Those who journeyed to Iceland and Greenland found virgin soil. With the possible exception of a few Irish monks on Iceland--who soon "left because they did not want to have heathens as neighbours"--Iceland and the parts of Greenland colonized by the Vikings appear to have been uninhabited when the Norsemen arrived.
The contemporary references we have about the Vikings stem predominantly from sources in Western Europe who had bitter experiences with the invaders, and we are undeniably presented with the worst side of the Vikings. Archaeological excavations both in the homelands of the Vikings and in their new settlements give more nuance to this picture. We have finds from homesteads, farms, and market places where lost or discarded articles tell of a common everyday life. Traces have been found testifying to iron extraction in mountain areas, where iron ore in bogs combined with ample firewood from forests to form the basis of a flourishing industry. Quarries where soapstone was gathered for pots and exceptionally fine whetstones have also been found and analyzed. In some fortunate circumstances we have found ancient agricultural fields in areas later left to nature. In such places we can find the piles of stones once painstakingly cleared away from fields, and with enough care, we even uncover the furrows left by Viking ploughs.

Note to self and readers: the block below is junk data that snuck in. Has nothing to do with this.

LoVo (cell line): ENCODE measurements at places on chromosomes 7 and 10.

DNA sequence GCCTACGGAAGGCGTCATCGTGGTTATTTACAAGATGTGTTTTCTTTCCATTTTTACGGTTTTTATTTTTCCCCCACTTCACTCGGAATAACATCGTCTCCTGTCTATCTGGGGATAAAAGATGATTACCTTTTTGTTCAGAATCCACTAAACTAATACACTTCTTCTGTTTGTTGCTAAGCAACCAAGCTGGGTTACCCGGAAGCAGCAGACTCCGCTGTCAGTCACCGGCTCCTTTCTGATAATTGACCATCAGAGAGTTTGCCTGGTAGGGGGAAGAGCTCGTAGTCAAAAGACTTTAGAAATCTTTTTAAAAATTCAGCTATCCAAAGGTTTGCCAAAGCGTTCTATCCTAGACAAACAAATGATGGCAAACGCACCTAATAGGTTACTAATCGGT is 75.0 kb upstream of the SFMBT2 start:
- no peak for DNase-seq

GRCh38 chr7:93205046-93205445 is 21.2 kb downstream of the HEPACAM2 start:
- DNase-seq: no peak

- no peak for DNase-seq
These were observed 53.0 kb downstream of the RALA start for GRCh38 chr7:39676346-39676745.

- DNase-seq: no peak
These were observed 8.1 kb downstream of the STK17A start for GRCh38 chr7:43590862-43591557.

As the Viking period progressed, society changed. Leading chieftain families accumulated land and power, forming the basis for kingdoms, and the first towns were founded. From Staraya Ladoga and Kiev in Russia, to York and Dublin in the British Isles, we can piece together the daily life of the townspeople. Market places and towns were based on craftsmanship and trade. Even though the town-dwelling Vikings probably kept cattle, farmed and fished to meet their household needs, the towns certainly depended on agriculture supplies from outlying districts. In South Norway was the marketplace Kaupang, near Larvik, mentioned in Ottar's narrative to King Alfred. Kaupang never became more than a marketplace, while Birka near Malaren in Sweden and Hedeby at the German-Danish border could be called towns. Both were abandoned at the end of the Viking period, but Ribe in Denmark's Vest Jylland thrives today as of course do York and Dublin. In these towns we find well regulated areas with clearly defined plots of land, roads and surrounding fortifications. Some of the towns have obviously been planned. Many are well established in accordance with the orders of the kings who personally--or by means of trusted aids--had their say in town planning and the distribution of plots. We can see that renovation and garbage disposal was given less attention than town planning--waste can be found in thick layers. In contemporary times, the stench must have been most uncomfortable. Today we find clues to everyday conditions, from the rubbish of various craftsmen to fleas and lice--and we can piece together the way life was. We find objects which must have come from afar, such as Arab silver coins and Byzantine silk, heaped together with the products of local blacksmiths, cobblers and comb-makers.